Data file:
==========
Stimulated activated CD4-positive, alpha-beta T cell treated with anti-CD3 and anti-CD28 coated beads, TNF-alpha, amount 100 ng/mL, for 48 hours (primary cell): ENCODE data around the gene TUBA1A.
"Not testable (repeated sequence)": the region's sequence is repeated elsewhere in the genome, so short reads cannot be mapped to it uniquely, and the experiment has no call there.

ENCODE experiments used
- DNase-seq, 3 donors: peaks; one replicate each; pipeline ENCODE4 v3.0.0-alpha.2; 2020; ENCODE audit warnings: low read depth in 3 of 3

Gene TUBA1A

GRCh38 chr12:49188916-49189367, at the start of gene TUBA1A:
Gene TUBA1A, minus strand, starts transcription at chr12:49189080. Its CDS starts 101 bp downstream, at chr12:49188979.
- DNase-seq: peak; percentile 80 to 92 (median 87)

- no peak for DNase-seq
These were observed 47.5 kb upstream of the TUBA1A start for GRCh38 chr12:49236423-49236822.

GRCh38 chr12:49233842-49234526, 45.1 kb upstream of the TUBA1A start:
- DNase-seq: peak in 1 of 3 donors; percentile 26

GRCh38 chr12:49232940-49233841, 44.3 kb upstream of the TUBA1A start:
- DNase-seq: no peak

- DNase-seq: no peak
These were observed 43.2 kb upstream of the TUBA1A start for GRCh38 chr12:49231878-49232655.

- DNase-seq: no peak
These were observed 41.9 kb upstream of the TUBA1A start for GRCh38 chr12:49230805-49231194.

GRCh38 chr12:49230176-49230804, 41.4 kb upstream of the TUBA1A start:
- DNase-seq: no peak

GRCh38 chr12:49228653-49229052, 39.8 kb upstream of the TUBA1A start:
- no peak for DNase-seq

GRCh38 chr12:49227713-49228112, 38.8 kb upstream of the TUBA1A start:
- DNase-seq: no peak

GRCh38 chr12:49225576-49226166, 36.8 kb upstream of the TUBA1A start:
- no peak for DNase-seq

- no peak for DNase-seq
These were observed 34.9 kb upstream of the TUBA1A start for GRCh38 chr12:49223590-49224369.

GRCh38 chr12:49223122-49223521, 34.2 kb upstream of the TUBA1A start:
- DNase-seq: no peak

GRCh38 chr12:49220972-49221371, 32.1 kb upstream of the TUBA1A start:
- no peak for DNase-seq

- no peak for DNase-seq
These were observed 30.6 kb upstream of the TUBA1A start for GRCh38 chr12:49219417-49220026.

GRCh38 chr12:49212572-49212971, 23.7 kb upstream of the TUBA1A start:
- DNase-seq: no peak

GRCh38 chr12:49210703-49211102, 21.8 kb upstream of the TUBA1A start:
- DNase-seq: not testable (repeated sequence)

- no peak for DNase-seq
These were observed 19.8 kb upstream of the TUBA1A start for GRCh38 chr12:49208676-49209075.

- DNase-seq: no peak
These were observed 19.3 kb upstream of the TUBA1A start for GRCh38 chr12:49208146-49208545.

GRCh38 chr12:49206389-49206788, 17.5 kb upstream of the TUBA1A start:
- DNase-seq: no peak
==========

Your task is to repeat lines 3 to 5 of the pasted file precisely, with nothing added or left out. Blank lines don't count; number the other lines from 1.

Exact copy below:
ENCODE experiments used
- DNase-seq, 3 donors: peaks; one replicate each; pipeline ENCODE4 v3.0.0-alpha.2; 2020; ENCODE audit warnings: low read depth in 3 of 3

Gene TUBA1A